After running over 400 un-occupied tests, today, Virgin Hyperloop reached a major milestone, carrying 2 people in their 500m Hyperloop test track, for the first time.
Hyperloop is a new type of transport, a “fifth mode” adding to planes, trains, cars and boats.
Normal trains a restricted by rolling resistance, which solved by magnetically levitating the train as we see in countries like Japan. The next barrier to faster speeds is wind resistance, so Hyperloop solves this by wrapping the train (or modules) inside a tube and removing the air pressure, allowing it to travel much faster than any ground-transport on offer today.
Originally dreamed up by Elon Musk, he admitted there were enough projects on his plate, with Tesla (Cars and Energy), SpaceX, Starlink, The Boring Company to name a few. The idea was then opened to the world and is now being commercialised by multiple parties.
Today it seems Virgin is leading the pack, with a test of 2 humans, Sara Luchian and Josh Giegel who both work for the company. As you’d expect, this first run was fairly tame, to ensure it was safe, running at a fairly conservative speed of 48 meters per second, or around 172.8 km/hr.
The potential top speed of hyperloop could be as high as 1,200km/hr which could dramatically change how we think about long-distance travel and freight distribution.
As an example, a trip from San Francisco to Los Angeles, a 5hr 40-minute journey by car, 9hr 7min trip by train, would take less than 1hr on Hyperloop, avoiding that soul-crushing traffic.
While the G-forces on the pod were three times that of an airplane, “it was much smoother than I expected. And unlike an airplane, there were no lateral forces that would have caused the pod to sway.Sara Luchian, 37, one of the test riders and the company’s director of passenger experience.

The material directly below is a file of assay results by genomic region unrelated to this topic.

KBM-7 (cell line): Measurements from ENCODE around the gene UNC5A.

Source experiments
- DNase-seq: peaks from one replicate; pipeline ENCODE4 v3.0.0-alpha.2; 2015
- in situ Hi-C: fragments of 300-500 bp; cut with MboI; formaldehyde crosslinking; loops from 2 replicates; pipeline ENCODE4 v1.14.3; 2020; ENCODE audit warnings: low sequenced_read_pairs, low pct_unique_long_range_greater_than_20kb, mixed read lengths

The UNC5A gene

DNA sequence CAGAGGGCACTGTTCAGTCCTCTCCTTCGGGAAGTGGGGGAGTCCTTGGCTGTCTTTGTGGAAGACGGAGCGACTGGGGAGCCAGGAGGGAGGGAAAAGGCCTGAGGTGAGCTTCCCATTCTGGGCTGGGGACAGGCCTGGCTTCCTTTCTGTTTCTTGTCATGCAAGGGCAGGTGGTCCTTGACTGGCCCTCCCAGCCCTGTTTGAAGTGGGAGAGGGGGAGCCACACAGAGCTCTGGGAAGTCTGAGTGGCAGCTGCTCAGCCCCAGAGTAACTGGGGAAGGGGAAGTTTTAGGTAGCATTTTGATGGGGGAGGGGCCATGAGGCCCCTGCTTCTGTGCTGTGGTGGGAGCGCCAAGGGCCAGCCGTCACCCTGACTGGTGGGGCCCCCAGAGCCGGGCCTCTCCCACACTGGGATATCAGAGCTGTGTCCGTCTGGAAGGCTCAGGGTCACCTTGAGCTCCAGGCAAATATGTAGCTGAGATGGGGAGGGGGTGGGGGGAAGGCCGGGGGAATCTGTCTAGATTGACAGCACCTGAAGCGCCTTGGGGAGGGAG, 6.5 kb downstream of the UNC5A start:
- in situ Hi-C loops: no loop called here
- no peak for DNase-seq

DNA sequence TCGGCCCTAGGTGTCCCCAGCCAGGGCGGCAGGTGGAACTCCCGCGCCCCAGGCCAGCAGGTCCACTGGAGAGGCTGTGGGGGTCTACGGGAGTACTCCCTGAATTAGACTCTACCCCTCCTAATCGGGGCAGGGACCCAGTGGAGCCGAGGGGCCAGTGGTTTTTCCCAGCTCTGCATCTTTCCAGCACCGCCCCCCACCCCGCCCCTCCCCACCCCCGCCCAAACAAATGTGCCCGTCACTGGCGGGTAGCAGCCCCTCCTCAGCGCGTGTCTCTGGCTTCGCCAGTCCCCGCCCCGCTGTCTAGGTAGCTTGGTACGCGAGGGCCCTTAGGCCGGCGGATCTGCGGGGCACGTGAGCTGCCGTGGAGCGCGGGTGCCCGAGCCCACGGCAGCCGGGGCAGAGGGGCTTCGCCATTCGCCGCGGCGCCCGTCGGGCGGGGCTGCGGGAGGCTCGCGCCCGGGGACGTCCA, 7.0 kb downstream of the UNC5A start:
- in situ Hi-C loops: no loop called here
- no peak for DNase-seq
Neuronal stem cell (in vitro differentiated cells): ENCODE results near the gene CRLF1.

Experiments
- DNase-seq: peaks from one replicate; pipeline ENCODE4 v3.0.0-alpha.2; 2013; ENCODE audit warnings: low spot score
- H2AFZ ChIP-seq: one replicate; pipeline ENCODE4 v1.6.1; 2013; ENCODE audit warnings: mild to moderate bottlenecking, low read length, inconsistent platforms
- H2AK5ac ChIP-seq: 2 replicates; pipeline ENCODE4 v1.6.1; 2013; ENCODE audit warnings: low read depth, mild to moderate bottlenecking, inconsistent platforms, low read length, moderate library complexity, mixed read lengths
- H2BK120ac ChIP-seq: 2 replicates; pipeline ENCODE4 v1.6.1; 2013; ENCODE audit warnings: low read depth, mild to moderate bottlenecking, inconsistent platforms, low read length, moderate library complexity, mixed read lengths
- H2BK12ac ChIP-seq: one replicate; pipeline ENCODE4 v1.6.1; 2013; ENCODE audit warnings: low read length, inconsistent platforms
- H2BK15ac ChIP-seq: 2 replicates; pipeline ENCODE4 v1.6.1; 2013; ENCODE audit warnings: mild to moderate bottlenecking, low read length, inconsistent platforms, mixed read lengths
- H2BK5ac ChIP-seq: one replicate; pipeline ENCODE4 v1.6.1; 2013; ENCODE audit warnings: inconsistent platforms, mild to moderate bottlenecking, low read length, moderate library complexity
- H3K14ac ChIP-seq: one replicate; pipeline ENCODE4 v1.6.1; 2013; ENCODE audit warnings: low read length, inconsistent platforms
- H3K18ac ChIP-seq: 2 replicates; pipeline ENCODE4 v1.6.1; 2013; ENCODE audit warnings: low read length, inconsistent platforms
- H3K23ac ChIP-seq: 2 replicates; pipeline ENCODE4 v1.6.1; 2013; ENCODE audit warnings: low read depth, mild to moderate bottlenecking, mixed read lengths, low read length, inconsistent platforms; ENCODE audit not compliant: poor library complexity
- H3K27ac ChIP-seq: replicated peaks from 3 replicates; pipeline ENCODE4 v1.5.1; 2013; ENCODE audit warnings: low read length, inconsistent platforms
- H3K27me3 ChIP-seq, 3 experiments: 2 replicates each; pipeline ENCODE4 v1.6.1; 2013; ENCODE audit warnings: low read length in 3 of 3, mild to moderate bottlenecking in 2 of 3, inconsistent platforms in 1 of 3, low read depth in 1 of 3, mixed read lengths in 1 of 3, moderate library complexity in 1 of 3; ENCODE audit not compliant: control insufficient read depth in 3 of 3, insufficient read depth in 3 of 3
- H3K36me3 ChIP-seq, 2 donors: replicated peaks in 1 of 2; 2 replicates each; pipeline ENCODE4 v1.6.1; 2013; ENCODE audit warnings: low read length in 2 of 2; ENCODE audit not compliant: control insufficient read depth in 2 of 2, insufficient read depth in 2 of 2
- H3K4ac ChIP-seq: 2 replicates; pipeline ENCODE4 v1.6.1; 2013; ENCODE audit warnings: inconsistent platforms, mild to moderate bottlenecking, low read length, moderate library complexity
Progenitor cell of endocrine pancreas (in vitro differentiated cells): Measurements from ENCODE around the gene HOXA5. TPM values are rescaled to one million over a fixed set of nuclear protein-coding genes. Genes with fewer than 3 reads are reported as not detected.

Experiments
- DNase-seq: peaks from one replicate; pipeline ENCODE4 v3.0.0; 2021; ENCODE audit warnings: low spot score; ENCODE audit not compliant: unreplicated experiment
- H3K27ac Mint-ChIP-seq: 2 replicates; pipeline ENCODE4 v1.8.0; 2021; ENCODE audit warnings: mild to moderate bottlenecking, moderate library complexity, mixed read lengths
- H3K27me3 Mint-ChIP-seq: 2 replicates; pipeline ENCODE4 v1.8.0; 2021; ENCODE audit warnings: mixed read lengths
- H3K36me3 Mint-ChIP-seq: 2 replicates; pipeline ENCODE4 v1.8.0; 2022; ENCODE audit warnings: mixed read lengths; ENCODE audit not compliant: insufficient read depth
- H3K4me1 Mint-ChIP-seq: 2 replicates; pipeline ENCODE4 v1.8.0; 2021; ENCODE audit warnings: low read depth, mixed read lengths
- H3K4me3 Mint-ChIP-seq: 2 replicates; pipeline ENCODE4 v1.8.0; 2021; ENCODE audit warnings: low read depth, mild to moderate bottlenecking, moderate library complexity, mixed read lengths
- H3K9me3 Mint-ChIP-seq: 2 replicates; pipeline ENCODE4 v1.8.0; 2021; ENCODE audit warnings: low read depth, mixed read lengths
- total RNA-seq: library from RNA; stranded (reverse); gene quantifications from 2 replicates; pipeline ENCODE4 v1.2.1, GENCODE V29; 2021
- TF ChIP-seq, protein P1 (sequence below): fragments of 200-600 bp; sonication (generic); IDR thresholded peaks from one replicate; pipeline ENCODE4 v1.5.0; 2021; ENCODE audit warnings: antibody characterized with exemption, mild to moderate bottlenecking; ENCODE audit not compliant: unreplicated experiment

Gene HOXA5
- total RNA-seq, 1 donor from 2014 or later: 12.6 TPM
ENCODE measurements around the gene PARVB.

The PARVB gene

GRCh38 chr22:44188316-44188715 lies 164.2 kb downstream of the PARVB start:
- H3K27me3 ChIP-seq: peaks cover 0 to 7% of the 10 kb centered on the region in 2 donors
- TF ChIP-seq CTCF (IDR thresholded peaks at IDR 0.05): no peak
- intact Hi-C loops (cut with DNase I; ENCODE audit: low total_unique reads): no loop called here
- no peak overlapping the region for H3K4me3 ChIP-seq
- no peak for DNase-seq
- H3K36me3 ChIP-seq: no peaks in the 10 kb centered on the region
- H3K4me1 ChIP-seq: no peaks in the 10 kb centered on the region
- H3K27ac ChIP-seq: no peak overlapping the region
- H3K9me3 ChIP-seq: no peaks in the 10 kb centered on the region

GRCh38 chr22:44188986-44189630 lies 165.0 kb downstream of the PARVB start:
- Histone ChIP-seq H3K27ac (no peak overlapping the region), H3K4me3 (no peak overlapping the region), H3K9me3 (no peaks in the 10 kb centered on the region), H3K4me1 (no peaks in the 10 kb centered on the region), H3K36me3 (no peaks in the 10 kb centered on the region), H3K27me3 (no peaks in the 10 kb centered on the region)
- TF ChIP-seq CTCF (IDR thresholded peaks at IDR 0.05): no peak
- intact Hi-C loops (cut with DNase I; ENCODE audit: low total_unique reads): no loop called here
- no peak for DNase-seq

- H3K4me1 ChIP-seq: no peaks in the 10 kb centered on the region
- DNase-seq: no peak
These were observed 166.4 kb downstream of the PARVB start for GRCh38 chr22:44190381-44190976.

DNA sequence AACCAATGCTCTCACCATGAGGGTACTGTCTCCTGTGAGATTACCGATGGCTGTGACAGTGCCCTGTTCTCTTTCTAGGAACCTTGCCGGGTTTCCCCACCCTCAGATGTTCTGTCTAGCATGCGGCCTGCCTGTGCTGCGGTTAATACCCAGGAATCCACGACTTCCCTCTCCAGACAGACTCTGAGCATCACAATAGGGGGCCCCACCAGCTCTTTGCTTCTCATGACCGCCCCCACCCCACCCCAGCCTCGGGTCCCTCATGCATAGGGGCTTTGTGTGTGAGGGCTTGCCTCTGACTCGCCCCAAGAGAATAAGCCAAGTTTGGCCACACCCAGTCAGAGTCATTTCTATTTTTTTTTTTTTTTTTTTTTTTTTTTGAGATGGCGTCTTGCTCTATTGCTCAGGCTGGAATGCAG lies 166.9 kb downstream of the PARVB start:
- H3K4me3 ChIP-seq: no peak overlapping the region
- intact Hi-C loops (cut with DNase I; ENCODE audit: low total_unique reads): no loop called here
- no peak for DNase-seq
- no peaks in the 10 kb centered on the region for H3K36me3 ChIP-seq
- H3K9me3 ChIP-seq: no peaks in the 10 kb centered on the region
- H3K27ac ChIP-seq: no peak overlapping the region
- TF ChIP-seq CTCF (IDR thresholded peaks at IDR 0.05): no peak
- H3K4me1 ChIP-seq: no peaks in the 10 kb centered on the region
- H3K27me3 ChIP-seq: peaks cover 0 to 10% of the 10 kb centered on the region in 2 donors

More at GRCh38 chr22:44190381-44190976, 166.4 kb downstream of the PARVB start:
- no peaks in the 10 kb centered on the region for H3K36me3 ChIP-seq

While the production vehicle will be larger and seat up to 28 passengers, this 2-seater XP-2 vehicle was built to demonstrate that passengers can in fact safely travel in a hyperloop vehicle.
“It felt not that much different than accelerating in a sports car.”Josh Giegel, 35, the company co-founder and the other volunteer rider.
“This is a step of historical significance. I don’t think you can overstate it. This is a moonshot moment. I have no doubt this will change the world.”Jay Walder, the company’s chief executive, pointing to 20 months of planning.
The photos from the event are pretty amazing, so I’ve included a comprehensive gallery below. Credit to Virgin Hyperloop for all the photos.
It is interesting to see the riders are strapped in with a 4-point safety harness and wearing headphones. I suspect this is again related to the fact this is early testing and by the time it’s ready for regular people, this will be little more than a seatbelt and headphones will be optional.
Personally, I’d take a ride in this in a heartbeat and would absolutely volunteer to try it out. What do you think? Leave a comment below and let us know if you’re keen to see this technology be implemented in Australia.
More information at VirginHyperloop.com